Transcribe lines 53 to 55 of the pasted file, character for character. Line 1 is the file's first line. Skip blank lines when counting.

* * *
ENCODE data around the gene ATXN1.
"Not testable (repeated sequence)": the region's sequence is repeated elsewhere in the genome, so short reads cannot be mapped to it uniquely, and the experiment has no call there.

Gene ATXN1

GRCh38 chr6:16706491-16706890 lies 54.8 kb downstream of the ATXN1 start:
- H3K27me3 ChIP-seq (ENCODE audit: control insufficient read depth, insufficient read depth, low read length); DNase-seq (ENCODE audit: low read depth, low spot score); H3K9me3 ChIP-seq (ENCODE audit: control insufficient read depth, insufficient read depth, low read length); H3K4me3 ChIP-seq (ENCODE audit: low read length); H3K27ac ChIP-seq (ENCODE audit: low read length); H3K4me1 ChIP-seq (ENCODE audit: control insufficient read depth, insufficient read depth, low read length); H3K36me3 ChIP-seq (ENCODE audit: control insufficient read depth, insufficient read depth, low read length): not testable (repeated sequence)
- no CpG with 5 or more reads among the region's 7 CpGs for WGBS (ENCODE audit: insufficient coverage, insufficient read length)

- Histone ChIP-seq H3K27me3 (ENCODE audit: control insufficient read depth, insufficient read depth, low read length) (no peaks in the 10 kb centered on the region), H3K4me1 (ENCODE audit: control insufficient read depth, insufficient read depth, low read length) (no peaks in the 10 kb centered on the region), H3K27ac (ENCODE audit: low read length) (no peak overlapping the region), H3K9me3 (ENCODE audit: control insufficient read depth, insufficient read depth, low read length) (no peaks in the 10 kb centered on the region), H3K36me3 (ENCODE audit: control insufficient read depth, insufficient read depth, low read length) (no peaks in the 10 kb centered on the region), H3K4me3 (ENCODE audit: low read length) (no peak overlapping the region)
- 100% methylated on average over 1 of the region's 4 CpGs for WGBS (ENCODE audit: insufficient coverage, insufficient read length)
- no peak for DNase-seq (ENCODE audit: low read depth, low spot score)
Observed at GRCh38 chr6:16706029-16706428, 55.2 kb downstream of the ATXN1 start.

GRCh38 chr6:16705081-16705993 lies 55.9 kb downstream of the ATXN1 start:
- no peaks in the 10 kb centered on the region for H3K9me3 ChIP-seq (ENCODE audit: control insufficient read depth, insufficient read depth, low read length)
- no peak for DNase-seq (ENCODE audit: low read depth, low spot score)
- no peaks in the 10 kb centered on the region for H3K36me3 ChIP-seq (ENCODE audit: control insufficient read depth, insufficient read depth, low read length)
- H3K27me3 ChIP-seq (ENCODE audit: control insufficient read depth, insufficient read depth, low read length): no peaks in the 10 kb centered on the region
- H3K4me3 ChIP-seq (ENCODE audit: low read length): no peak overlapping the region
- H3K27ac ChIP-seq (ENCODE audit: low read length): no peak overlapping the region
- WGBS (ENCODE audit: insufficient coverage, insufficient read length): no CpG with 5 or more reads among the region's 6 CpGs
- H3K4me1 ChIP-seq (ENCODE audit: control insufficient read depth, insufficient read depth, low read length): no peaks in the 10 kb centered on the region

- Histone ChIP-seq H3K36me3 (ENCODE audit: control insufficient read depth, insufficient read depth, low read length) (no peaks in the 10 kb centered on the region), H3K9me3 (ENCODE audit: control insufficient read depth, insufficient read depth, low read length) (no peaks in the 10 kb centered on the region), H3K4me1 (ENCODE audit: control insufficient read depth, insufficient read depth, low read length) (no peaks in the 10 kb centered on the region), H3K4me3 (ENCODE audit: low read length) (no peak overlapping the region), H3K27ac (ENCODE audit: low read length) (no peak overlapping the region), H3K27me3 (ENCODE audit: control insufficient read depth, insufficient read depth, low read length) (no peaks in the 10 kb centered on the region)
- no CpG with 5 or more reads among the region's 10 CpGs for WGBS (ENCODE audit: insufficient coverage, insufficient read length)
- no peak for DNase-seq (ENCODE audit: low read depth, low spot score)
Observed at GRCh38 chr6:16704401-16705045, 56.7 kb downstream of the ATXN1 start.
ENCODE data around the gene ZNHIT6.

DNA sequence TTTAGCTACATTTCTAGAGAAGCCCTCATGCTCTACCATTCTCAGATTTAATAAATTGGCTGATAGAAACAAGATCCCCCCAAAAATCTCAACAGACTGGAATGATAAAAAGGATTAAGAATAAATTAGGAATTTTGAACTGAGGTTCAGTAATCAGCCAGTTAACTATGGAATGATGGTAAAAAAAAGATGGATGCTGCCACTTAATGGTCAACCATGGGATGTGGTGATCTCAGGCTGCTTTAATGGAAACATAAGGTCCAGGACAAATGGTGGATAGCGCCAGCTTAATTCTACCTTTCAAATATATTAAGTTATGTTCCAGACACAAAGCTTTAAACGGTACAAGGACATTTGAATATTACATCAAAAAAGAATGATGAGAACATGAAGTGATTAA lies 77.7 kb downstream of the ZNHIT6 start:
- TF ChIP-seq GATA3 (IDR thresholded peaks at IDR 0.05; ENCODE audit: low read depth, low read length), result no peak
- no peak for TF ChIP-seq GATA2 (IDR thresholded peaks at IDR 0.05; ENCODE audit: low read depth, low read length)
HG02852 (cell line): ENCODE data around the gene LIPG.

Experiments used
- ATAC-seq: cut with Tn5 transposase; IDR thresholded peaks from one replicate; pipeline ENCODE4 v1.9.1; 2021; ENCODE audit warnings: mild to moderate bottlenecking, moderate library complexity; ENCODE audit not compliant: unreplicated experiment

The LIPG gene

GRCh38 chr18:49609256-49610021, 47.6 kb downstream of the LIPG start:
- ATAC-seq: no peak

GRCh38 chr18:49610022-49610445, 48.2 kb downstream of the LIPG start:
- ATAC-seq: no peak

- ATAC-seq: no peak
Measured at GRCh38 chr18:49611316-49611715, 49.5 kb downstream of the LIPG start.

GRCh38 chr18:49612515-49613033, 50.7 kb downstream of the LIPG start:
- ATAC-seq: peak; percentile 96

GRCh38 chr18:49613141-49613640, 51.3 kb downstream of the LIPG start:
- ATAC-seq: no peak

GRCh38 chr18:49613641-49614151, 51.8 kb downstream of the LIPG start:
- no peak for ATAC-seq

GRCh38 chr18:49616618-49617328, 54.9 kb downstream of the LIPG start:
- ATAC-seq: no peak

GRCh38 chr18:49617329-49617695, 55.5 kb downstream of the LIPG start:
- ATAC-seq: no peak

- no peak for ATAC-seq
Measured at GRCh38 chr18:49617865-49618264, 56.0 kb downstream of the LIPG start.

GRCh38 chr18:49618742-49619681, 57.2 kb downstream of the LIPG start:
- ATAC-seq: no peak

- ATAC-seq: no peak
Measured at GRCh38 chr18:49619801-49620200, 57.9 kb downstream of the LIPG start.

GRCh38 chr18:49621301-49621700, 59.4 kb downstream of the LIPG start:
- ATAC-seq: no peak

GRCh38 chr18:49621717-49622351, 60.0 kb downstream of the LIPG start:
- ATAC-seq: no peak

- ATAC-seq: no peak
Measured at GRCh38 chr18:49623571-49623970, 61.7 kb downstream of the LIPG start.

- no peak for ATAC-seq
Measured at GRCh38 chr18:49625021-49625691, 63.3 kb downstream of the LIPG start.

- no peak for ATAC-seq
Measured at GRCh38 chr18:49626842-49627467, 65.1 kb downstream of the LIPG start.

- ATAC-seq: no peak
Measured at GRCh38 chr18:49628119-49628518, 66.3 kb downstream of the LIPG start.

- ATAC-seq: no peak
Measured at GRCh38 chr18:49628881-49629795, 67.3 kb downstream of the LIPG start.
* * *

Measured at GRCh38 chr18:49619801-49620200, 57.9 kb downstream of the LIPG start.

GRCh38 chr18:49621301-49621700, 59.4 kb downstream of the LIPG start:
- ATAC-seq: no peak